Internationale Händel Festspiele Göttingen 2024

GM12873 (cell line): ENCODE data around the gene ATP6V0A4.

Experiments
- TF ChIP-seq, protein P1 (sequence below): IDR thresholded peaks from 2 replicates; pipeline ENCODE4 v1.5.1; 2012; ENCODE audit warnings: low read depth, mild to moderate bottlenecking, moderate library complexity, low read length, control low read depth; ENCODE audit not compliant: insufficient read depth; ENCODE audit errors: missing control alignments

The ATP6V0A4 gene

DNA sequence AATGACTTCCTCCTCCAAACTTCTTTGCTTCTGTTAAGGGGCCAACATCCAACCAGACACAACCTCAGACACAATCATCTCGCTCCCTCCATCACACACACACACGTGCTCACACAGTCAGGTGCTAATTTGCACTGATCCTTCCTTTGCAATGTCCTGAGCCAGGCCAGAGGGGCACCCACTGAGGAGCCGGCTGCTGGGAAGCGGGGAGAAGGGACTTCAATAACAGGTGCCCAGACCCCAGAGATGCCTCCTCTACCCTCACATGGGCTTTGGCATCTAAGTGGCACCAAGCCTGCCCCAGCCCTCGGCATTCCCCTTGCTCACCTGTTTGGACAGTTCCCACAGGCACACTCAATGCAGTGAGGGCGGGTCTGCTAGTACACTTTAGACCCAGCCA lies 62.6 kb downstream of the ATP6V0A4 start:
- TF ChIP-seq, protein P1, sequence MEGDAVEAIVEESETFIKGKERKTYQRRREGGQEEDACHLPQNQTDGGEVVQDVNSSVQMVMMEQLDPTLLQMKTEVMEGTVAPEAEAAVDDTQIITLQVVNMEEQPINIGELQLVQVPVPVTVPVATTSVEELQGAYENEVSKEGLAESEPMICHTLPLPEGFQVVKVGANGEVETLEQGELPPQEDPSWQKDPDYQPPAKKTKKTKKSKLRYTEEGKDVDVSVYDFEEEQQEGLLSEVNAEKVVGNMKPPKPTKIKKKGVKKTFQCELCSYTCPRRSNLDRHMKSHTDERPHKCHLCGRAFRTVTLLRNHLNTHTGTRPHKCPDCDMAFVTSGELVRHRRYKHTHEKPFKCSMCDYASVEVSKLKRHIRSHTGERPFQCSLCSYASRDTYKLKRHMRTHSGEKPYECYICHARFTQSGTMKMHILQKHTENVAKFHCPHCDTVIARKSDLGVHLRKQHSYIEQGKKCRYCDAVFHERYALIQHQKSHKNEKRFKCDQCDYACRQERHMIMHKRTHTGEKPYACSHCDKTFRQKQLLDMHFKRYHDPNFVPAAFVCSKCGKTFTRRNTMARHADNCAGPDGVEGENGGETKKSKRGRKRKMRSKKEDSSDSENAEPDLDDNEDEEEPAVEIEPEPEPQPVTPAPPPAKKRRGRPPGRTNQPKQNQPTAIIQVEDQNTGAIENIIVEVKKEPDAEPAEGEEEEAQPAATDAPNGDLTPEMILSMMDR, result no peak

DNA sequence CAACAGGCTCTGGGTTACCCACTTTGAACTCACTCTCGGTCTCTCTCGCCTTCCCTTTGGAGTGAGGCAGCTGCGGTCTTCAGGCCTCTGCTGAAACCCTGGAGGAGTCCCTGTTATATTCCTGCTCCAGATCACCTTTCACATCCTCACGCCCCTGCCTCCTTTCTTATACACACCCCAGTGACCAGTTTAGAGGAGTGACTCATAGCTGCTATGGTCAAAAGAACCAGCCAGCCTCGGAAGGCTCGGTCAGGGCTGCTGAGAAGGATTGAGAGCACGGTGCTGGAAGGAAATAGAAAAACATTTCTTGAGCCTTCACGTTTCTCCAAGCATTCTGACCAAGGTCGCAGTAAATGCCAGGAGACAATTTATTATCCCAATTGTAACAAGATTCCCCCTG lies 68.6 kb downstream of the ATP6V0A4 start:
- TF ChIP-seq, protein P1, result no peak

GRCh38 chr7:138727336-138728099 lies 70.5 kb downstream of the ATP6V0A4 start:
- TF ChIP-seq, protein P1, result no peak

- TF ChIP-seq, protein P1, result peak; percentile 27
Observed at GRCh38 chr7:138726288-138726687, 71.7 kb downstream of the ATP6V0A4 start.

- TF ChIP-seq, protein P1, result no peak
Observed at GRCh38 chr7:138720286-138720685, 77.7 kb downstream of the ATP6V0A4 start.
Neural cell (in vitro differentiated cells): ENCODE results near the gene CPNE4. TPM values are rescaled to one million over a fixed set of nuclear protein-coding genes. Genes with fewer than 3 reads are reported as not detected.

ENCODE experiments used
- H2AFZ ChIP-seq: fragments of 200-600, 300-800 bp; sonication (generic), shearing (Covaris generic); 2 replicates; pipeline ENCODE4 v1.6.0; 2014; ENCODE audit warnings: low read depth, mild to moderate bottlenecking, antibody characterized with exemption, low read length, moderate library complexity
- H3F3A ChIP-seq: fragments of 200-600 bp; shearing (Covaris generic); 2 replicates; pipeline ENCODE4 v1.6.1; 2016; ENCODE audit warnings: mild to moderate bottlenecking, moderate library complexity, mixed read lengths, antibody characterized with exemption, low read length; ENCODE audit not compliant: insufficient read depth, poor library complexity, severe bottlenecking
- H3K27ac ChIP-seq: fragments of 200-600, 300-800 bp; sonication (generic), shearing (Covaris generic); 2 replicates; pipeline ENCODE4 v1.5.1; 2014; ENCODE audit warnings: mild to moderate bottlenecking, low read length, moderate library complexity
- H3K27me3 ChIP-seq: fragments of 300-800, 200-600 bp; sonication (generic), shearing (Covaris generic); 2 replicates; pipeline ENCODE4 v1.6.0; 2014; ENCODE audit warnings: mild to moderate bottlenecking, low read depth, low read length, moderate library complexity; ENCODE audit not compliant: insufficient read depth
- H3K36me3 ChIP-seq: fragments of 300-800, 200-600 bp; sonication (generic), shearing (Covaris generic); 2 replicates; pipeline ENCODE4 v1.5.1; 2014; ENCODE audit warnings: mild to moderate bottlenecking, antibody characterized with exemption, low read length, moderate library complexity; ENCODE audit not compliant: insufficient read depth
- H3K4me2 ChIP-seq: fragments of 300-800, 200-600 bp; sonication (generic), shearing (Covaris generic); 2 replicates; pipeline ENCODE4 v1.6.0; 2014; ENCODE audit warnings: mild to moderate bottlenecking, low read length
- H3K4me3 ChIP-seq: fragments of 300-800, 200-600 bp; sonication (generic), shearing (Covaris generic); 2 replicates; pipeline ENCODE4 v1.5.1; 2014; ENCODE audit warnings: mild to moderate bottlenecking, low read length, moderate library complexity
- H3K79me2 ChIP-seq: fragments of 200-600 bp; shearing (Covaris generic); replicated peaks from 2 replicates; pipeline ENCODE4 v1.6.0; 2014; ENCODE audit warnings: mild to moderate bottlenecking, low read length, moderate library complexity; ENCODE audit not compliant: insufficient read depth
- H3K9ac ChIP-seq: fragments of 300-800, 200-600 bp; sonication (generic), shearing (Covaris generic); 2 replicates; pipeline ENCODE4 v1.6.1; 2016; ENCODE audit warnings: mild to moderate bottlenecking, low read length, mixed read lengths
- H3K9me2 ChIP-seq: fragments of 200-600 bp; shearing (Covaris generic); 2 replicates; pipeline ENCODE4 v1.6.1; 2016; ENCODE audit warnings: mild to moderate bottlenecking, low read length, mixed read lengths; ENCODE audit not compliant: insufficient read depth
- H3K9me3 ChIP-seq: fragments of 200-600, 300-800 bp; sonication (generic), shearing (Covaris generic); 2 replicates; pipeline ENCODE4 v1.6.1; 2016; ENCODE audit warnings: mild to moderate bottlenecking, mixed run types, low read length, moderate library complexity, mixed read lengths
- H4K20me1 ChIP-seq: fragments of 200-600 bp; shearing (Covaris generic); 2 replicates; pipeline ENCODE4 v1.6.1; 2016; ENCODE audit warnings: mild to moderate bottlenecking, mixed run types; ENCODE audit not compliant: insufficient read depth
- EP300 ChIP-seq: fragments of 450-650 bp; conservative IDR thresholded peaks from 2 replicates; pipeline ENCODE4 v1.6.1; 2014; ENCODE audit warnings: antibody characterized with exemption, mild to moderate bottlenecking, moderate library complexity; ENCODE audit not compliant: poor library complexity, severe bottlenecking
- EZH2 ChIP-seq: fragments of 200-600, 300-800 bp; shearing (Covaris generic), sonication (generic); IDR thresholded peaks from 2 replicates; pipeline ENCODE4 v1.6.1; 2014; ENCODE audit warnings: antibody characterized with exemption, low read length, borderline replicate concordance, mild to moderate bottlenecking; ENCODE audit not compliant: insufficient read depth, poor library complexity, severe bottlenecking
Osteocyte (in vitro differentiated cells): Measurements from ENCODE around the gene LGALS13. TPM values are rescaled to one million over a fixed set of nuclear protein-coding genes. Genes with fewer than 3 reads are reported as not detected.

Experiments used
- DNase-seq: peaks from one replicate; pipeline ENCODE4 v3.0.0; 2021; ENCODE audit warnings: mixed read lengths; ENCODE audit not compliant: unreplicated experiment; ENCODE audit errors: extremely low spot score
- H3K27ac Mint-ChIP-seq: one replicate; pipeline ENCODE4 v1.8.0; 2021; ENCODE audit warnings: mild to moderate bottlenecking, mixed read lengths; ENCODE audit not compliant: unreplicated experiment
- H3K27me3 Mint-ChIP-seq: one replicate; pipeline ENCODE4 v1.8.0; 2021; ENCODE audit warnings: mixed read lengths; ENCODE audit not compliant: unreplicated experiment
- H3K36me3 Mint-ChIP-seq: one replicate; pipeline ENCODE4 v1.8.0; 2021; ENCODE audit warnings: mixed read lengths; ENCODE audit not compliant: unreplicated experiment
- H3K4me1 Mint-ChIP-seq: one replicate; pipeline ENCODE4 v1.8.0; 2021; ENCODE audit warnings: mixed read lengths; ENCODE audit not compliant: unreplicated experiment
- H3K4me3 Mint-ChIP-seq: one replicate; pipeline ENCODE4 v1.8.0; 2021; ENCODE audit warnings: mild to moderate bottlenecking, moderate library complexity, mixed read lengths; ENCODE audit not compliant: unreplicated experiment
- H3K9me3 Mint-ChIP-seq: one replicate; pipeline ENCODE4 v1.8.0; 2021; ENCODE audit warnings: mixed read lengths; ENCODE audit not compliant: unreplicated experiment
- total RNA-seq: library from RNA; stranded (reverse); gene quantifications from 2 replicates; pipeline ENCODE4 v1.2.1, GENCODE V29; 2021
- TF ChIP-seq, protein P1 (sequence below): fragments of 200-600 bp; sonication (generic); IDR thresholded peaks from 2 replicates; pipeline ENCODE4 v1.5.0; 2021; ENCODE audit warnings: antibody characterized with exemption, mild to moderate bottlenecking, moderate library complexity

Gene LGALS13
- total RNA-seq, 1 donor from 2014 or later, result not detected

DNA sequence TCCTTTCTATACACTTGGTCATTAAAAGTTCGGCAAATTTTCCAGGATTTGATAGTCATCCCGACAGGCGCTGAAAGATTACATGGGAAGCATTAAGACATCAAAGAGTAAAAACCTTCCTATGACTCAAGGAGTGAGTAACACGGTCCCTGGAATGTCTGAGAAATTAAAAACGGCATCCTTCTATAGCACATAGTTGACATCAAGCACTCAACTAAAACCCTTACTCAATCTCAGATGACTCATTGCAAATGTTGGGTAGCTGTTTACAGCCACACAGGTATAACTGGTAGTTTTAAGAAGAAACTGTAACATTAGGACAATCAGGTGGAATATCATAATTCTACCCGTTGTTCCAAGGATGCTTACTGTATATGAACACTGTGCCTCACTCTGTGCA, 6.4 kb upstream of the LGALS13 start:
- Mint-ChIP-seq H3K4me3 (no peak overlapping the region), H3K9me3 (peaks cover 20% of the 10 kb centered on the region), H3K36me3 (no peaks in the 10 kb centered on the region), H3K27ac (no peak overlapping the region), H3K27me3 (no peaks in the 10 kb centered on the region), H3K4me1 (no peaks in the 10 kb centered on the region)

Gefördert durch · Supported by Ruby Hughes Fabio Trümpy In Zusammenarbeit mit · In Collaboration with Jüdische Gemeinde Göttingen Jüdische Kultusgemeinde für Göttingen und Südniedersachsen 94 95 10. Festspieltag · Festival Day 10 · 18.5. 18.5. 19.00 Uhr · 7 pm Stadthalle Göttingen Konzert · Concert Dauer · Duration: ~ 2,5 h 52–104 €, red. 37–73 € Weitere Aufführung Further performance 17.5. 19.00 Uhr · 7 pm Hannover Marktkirche Tickets über · Tickets via NDR Ticketshop Werk von Georg Friedrich Händel Ruby Hughes Sopran · Soprano Lucy De Butts Sopran · Soprano Maarten Engeltjes Countertenor Fabio Trümpy Tenor Joshua Bloom Bass Andreas Pruys Bass NDR Vokalensemble FestspielOrchester Göttingen Klaas Stok Musikalische Leitung Musical Director Werkeinführung (dt.) 18.5., 18.00 Uhr Prof. Dr. Peter Overbeck Stadthalle, Tagungsraum 4 Pre-perfomance talk (en.) 18.5., 6 pm Stadthalle, Tagungsraum 3 Eintritt frei mit gültiger Eintrittskarte. Admission free with valid ticket. Verseuchtes Wasser, Insektenplagen, Epidemien, Klimakatastrophen bis hin zum Tod ... Es ist doch erstaunlich, dass Ausbeutung und Unterdrückung bis heute denselben Tribut fordern – ganz ohne göttliche Rache. Ob mutige Geflüchtete irgendwann wie bei Händel in Chor-Kaskaden triumphieren und im Trompetenglanz erstrahlen werden? The history of the people of Israel is a story of refugees: the second book of the of the Tanakh and Old Testament begins with the “Exodus”, the exodus from Egypt. There is no historical basis for this, but it is a fact that in the times of the Pharaohs, Afro-Asian nomads, Semites, were forced to labour on gigantic construction projects and some of them managed to escape from Egypt in small groups. The biblical rescue is carried out by Moses, who leads the fleeing people through the Reed Sea and the desert to mountainous Canaan – the area promised to the Israelites as a settlement area by their God YHWH. When George Frideric Handel set to work on the material in 1738, the Kingdom of Great Britain under George II was in the process of expanding its colonies by means of slave labour. Handel’s adopted country was then in competition with the loathed country of Spain, from which it was soon to wrest the rank of world power. The oratorio Israel in Egypt, however, does not harbour any criticism of the British colonial style. On the contrary, Handel was trying to capture the spirit of the times: the English regarded themselves as the chosen people – Aaron, Sarah and Abraham were their most popular baptismal names at the time. In the role they assumed for themselves, they were able to assign an innocuous place to the imperialist gesture of their politics. Thus, with this subject, Handel was in tune with the times – but musically, he challenged the audience. The powerful sounds, the dramatic descriptions of the chorus never fail to make an impact, even today. In the first part, which followed the funeral ode for Queen Caroline at the time, Handel musically unleashes the ten biblical plagues that befall Egypt because the Pharaoh will not release the slaves: the hail chorus surges through the hall with bombastic triads, the buzzing of the violins during the mosquito chorus almost makes listeners want to swat the bugs off their faces, and the tympani roll pulls listeners into its wake like the roaring sea draws the Egyptian persecutors. Polluted water, insect plagues, epidemics, climate catastrophes, even death ... It’s astounding that exploitation and oppression continue to take the same toll today - without any divine revenge. Will brave refugees one day triumph in choral cascades and flourish in the glory of trumpets, just like in Handel’s work?